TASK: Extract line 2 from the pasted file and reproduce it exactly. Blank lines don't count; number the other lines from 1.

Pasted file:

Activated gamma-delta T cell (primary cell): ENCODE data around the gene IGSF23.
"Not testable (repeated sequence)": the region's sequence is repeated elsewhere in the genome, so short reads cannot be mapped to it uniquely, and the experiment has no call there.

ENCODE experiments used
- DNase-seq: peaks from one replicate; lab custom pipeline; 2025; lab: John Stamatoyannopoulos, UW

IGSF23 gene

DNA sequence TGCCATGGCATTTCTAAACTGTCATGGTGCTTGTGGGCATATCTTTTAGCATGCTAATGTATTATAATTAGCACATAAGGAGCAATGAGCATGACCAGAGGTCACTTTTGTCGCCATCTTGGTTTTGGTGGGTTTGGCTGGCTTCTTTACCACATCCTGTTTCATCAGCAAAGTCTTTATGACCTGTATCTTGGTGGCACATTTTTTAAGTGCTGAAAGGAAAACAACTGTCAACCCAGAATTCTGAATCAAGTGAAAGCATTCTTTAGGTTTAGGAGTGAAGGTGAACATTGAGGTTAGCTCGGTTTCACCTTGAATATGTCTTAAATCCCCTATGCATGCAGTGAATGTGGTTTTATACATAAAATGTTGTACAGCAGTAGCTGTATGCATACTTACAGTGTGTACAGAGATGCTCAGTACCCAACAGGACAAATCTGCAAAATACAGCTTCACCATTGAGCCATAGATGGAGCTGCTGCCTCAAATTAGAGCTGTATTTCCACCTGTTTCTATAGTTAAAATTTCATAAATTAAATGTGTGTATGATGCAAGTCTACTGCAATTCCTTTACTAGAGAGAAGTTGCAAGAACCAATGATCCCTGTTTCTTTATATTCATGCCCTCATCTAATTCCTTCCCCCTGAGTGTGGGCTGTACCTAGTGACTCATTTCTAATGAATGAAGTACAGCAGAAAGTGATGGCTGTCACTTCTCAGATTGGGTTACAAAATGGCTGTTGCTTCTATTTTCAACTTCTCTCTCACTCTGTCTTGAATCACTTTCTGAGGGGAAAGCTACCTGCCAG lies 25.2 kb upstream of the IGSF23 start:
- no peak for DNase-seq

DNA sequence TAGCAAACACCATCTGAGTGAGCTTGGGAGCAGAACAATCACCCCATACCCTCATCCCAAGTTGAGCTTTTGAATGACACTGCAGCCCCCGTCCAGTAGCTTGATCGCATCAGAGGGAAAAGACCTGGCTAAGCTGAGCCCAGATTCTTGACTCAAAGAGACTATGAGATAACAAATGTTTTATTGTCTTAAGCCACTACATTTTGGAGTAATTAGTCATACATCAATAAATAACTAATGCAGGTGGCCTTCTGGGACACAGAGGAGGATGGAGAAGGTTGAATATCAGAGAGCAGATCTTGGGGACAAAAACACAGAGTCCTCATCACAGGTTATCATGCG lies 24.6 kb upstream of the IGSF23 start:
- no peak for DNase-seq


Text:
"Not testable (repeated sequence)": the region's sequence is repeated elsewhere in the genome, so short reads cannot be mapped to it uniquely, and the experiment has no call there.